4-0Recommendation: A pleasant, reality-based drama centering on an atypical relationship that develops in a most atypical way, The Lunchbox has broad appeal. Possessing subtitles and originating from India does little to hinder the film’s extreme ease of accessibility. The performances are a delight and its subject matter, though not wholly original, is given the benefit of the doubt given the unique cultural material that is used to progress the story. I don’t know about any of you, but I want my lunches delivered to me while I’m at work! And I’m not talking Panda Express, either.

Rated: PG

Running Time: 104 mins.

Quoted: “Dear Ila, things are never as bad as they seem.”

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26 thoughts on “The Lunchbox

  1. Dude! This and The Grand Budapest Hotel will open tomorrow here! I’ll be busy on Friday and Saturday, but I think a Sunday at the cinema is in order!


    • Oh boy! Busy weekend for you then!!! 😀 I don’t even know which to recommend over which, both are superb. I think I may have been more pleasantly surprised by the Lunchbox. Anderson is always being Anderson, which isn’t to call him predictable, but he is a reliable director, let’s say that. 🙂 Hope you enjoy what you watch man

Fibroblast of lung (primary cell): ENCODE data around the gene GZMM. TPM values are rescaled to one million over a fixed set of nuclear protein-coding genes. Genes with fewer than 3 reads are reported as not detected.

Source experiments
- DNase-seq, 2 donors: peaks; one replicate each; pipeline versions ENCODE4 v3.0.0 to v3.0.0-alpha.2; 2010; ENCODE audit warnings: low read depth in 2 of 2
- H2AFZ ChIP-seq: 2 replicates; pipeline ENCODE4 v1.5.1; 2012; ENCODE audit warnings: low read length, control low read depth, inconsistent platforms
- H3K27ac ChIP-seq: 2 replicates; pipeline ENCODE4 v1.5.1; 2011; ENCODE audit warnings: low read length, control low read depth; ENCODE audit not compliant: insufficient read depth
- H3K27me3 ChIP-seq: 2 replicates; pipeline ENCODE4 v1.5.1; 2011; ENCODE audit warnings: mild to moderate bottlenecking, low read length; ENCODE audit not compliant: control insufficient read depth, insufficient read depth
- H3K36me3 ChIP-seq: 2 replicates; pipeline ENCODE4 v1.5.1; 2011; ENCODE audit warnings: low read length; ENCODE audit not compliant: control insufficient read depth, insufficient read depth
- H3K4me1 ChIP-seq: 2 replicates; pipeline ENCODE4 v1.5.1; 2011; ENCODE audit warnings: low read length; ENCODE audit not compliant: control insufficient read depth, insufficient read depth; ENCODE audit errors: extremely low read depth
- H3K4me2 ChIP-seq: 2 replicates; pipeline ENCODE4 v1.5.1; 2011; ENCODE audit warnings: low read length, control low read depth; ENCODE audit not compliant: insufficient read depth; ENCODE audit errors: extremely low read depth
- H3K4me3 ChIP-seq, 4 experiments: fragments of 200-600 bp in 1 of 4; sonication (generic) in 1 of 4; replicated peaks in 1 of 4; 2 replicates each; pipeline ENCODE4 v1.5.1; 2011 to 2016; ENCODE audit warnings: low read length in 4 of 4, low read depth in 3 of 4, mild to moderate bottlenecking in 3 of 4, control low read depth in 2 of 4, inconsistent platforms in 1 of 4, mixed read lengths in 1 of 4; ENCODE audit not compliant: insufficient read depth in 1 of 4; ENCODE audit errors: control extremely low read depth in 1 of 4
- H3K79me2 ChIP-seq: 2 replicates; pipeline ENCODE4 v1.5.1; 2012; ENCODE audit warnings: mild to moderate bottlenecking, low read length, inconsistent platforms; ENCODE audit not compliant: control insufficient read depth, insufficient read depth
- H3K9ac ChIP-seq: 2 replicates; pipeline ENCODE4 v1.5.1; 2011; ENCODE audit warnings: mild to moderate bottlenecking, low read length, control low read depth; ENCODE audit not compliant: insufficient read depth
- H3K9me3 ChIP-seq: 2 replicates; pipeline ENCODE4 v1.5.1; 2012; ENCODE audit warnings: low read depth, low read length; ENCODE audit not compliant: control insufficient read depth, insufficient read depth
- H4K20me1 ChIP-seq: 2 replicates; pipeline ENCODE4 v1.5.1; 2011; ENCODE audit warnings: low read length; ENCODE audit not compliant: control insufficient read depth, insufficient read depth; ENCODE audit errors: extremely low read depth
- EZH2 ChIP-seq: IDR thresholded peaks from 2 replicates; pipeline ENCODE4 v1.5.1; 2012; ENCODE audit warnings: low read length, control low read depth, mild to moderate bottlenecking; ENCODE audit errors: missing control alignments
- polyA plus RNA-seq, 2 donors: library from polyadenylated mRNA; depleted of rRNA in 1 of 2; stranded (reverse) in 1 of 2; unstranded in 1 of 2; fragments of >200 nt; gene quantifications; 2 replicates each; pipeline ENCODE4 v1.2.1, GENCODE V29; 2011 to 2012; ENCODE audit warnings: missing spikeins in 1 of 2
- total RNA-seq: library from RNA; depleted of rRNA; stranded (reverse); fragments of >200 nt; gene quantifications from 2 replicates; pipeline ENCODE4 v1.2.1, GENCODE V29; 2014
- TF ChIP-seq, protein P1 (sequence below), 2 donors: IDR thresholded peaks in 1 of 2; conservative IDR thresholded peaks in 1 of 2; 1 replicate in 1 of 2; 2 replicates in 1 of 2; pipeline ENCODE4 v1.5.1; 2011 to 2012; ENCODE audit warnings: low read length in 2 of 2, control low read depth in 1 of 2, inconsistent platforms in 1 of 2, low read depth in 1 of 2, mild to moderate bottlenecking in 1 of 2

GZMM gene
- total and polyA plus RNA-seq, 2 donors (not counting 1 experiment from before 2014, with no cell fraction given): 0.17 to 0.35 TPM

2. Fantastic review. Am yet to watch this movie. Indian Art films are some of the best in world. Bollywood commercial ventures too have some good movies, but rarely.
    Have you seen Indian English language (Bengali) Art films like Aparna Sen’s ’36 Chowranghee Lane’ and ‘The Japanese Wife’. Or Satyajit Ray’s Bengali films like ‘Nayak’ and ‘Days and Nights in the Forest’. They are brilliant.


    • Thanks very much for your comments! To be completely honest, I don’t frequent Bollywood all too much personally. But I do like checking out some on the odd occasion. I haven’t seen any of the titles you have mentioned, unfortunately but I’ll definitely keep an eye out. I’ll also take note of your recommendations of their quality. 🙂

      Once again, thanks for stopping by


      • Thanks buddy, but I haven’t mentioned a single Bollywood movie here.